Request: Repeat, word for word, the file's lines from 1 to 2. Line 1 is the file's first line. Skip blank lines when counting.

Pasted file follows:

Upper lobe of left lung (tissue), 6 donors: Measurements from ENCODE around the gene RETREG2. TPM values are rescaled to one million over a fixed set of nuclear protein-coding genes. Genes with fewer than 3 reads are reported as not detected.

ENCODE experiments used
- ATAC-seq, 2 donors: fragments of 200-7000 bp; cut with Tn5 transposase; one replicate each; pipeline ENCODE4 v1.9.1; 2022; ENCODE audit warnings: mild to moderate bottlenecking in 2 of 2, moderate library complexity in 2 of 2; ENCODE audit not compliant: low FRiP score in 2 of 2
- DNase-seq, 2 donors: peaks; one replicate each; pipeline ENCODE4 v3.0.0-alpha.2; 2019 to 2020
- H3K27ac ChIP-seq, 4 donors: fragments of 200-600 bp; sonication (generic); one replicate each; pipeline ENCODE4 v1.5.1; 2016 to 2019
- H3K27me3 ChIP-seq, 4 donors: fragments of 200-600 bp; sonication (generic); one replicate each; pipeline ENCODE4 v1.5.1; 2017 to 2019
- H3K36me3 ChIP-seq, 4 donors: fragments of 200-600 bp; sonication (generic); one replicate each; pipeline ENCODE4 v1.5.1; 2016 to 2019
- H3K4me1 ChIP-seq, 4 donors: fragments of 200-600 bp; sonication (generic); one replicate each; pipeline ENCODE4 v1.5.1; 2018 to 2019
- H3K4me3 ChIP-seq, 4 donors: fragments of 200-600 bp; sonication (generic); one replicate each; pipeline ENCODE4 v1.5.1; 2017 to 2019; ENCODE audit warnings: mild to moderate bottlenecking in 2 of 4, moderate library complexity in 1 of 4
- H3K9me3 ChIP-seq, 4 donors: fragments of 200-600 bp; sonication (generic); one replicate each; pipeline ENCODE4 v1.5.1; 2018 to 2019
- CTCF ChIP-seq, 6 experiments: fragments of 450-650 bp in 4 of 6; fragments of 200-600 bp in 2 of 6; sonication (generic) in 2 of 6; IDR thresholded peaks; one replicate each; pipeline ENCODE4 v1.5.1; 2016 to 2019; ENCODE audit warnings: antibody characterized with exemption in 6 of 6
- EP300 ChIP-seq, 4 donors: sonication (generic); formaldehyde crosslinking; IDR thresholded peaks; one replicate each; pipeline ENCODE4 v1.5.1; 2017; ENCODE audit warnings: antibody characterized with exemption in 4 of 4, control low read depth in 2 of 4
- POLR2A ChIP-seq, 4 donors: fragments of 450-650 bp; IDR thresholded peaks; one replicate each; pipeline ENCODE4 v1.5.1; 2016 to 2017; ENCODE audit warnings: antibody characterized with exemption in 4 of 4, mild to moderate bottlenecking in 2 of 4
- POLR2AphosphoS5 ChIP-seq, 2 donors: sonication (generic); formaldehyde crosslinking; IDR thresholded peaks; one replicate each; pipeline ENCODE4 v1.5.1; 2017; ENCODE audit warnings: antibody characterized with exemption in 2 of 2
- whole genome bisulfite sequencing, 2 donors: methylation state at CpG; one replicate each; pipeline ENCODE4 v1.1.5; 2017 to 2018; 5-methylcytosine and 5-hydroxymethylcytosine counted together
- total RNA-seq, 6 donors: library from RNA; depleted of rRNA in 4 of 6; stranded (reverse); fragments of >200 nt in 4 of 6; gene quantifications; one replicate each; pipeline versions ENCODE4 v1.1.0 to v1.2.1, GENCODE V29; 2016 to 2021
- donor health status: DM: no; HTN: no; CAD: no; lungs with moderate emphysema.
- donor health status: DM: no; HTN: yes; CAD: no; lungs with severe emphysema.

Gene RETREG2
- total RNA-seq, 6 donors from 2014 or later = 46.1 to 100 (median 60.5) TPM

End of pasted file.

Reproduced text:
Upper lobe of left lung (tissue), 6 donors: Measurements from ENCODE around the gene RETREG2. TPM values are rescaled to one million over a fixed set of nuclear protein-coding genes. Genes with fewer than 3 reads are reported as not detected.

ENCODE experiments used